Over on ScienceBlogs, this week's ScienceBlogger question is an interesting one that's difficult to answer:
What are some unsung successes that have occurred as a result of using science to guide policy?
After thinking about it for a while, I'd like to call out what the Federal Trade Commission is doing against spam. While the CAN-SPAM Act itself was passed with insufficient computer-science input, the act called on the FTC for follow-up actions, and the FTC has made a point of consulting the antispam community and paying attention to what we have to say.
Following closely on the heels of the passage of the CAN-SPAM act, the FTC held a Spam Forum, getting recommendations from the academic community, as well as from the research arms of companies such as IBM and Microsoft. A year an a half later, the FTC held an Email Authentication Summit, again getting input from science and industry.
These workshops resulted in FTC reports to Congress, and those reports, which included recommended actions, took into account what they heard from the scientific community. A particular example was the recommendation against a Do Not Email Registry. The formation of such a registry would have been an obvious thing on the surface, and it was the input from researchers and practitioners that showed it to be ill-advised. The report to Congress quite thoroughly covers the issues, the pros and cons, and the recommendations.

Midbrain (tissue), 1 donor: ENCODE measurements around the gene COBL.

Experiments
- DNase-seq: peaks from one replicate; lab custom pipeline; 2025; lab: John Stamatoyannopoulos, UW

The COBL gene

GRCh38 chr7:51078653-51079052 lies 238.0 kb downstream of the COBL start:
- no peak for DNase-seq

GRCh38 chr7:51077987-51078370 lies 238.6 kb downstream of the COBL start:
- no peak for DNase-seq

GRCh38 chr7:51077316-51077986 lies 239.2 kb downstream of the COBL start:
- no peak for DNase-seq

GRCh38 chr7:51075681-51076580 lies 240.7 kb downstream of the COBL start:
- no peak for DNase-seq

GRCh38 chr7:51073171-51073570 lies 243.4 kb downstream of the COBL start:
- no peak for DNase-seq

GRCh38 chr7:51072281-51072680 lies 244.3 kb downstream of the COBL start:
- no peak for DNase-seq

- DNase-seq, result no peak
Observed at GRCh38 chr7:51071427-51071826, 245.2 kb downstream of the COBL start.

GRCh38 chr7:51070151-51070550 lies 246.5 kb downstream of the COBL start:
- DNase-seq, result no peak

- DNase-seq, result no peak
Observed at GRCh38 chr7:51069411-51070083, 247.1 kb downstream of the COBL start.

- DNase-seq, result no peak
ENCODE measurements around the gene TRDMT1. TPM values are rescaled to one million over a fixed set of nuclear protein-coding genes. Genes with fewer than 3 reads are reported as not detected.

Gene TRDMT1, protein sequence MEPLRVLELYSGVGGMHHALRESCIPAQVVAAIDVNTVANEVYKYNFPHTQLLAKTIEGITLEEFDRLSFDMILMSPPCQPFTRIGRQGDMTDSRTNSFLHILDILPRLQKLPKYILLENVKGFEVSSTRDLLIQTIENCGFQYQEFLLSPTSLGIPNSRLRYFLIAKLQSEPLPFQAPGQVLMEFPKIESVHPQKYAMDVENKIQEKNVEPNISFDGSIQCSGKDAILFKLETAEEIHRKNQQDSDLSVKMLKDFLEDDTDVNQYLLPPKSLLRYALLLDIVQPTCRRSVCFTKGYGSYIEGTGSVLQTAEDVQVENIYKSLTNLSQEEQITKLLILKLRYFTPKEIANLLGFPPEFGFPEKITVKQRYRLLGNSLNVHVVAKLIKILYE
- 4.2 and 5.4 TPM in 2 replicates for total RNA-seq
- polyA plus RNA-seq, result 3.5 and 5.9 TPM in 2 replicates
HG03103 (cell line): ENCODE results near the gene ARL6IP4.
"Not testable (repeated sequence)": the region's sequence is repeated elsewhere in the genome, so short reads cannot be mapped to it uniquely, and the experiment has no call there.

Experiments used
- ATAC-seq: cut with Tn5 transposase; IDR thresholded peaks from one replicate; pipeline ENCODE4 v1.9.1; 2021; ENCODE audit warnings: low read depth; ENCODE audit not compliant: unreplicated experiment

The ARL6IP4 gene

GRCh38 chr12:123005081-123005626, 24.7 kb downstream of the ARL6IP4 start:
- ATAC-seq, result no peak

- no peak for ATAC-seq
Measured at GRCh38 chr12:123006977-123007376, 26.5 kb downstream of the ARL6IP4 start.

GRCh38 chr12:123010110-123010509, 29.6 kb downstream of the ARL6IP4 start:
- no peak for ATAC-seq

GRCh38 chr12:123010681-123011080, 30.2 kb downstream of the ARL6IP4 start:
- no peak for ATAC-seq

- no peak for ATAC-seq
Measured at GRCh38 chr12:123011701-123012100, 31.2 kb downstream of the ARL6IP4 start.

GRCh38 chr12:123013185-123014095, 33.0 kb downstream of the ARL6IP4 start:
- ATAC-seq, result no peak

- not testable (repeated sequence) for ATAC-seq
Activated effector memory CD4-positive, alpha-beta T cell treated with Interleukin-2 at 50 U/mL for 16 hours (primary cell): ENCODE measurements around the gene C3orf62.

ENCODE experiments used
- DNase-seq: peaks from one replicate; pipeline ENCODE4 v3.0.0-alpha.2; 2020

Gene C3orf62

Apart from that, the FTC is working closely with the antispam community to track down and prosecute spammers, using the CAN-SPAM act as well as older anti-fraud statutes. The FTC's willingness to consider the recommendations of the scientific community before making policy has had the result of better policies and more effective use of the legislation in its enforcement efforts.